Europe’s biggest bank, HSBC, has said it could start charging for “basic banking services” after it reported a 35% fall in quarterly profits, the BBC reported yesterday. It said it was considering charging for products such as current accounts, which are free to UK customers.
The bank’s finance chief said HSBC was losing money on many of its customers in some markets. It also said it would accelerate its restructuring plan, cutting costs further than previously suggested.
But the lender, which is in the midst of cutting 35,000 jobs, did not say whether more jobs would now go. It said it would provide details on the plan with its full-year results next February. HSBC reported a 35% fall in pre-tax profit during the third quarter of the year to $3.1bn (£2.3bn), while revenues fell 11%. Along with other banks, HSBC has seen earnings hit amid an environment of rock bottom interest rates, and so is now considering other ways of boosting revenues.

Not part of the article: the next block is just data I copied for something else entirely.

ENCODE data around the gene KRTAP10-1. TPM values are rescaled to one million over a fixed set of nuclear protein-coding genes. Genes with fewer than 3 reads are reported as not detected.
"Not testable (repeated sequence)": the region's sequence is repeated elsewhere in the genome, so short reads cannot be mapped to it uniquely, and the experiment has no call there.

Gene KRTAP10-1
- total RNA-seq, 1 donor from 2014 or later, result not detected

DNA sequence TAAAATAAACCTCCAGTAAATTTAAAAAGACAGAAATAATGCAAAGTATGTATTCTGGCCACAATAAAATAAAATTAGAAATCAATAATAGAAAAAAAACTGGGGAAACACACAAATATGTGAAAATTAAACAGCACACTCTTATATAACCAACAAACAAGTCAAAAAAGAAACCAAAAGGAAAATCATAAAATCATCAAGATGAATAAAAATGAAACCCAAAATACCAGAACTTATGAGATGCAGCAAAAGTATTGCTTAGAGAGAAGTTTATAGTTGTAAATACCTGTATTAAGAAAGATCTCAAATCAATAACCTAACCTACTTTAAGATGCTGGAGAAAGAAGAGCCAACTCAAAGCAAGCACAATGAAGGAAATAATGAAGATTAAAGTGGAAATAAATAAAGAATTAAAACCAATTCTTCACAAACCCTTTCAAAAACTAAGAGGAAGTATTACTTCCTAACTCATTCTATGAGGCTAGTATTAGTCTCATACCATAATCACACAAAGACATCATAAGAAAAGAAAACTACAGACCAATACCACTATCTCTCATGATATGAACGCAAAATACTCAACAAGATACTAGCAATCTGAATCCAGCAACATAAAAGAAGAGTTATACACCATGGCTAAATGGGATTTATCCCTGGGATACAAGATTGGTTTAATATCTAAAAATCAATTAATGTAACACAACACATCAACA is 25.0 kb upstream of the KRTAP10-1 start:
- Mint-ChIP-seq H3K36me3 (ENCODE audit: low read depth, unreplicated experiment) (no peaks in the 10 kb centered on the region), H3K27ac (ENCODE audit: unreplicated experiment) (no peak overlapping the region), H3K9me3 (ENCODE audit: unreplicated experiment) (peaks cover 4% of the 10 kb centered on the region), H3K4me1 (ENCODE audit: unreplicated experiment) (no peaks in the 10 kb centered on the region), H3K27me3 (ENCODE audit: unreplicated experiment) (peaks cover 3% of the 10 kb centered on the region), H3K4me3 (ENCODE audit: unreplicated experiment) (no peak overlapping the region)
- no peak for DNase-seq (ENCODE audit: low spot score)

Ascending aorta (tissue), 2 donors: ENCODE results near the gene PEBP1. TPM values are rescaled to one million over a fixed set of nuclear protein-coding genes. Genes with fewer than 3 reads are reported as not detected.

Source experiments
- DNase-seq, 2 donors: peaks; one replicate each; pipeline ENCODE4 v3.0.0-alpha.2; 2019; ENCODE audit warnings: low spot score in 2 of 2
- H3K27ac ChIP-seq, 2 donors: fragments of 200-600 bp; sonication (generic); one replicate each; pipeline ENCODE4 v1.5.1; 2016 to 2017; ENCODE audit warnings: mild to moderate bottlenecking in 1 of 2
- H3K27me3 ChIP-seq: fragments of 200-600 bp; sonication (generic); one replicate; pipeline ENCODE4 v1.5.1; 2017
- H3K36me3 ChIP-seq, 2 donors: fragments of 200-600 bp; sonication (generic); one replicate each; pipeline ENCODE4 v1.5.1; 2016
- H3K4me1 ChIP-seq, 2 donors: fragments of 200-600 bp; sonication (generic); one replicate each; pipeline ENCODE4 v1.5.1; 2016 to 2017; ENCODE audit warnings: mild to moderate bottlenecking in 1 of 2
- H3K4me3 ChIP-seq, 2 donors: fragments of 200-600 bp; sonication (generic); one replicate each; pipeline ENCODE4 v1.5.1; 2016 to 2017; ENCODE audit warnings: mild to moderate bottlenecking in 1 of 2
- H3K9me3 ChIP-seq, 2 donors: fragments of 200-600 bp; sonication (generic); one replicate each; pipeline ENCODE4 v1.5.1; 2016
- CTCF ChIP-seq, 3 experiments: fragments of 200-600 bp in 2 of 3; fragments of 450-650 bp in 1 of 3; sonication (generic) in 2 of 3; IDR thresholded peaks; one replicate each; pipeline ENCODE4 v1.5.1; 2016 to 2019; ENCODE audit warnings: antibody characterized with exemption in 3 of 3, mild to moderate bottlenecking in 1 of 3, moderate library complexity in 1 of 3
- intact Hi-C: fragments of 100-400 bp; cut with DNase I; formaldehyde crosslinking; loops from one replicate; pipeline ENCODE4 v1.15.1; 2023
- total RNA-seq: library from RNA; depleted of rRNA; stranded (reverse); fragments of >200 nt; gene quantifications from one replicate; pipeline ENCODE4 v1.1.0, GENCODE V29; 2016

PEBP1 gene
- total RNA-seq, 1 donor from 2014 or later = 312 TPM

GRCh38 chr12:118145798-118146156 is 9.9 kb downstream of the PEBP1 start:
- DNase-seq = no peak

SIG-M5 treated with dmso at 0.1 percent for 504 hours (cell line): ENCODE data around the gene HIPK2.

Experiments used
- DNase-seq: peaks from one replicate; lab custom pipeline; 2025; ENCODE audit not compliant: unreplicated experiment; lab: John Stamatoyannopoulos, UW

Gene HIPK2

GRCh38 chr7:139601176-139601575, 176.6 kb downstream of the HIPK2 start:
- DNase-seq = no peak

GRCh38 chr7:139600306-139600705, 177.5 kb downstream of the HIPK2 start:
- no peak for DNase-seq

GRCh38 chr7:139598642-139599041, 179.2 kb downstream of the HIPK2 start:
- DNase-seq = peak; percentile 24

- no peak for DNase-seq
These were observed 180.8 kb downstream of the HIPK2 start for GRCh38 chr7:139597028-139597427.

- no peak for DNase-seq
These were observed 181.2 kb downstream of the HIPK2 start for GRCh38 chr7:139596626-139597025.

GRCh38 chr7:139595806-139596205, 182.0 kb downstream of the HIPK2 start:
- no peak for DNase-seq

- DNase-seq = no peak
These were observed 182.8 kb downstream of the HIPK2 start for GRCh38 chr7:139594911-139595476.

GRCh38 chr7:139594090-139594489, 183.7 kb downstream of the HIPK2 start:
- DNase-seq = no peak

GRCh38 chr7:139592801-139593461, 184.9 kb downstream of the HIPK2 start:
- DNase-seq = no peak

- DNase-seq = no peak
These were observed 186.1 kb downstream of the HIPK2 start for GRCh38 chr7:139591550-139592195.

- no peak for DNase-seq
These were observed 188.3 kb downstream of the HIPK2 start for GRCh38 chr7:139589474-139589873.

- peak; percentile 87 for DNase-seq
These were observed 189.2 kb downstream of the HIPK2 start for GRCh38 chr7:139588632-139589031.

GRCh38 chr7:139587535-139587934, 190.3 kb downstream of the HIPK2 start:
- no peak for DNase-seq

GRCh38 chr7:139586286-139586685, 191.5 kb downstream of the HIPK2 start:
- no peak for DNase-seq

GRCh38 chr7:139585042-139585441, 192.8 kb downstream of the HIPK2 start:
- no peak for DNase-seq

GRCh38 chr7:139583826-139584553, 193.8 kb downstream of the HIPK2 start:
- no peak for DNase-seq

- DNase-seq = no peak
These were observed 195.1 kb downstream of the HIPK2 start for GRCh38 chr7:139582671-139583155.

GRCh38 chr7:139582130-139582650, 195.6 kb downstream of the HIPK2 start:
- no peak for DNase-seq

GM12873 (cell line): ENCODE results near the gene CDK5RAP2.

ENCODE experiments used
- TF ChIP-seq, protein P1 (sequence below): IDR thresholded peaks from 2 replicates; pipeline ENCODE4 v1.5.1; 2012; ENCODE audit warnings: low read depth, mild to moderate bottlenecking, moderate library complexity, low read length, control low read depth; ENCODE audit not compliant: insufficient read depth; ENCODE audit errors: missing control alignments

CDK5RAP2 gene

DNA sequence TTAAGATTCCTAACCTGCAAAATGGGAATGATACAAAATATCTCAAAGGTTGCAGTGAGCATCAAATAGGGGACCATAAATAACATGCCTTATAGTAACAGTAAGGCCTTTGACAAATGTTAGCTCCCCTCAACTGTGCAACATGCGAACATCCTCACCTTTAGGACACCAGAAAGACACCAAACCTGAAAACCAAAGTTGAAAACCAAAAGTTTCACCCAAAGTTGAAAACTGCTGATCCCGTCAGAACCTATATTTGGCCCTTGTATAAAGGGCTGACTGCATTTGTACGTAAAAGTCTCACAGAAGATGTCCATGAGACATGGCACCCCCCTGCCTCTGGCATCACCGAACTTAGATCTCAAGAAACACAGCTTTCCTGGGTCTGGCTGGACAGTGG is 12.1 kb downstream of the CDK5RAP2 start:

“We will have to look at charging for basic banking services in some markets, because a large number of our customers in this environment will be losing us money,” chief financial officer Ewen Stevenson said. Despite the tough environment, HSBC chief executive Noel Quinn said there were some bright spots.
“These were promising results against a backdrop of the continuing impacts of Covid-19 on the global economy,” he said. “I’m pleased with the significantly lower credit losses in the quarter, and we are moving at pace to adapt our business model to a protracted low interest rate environment.”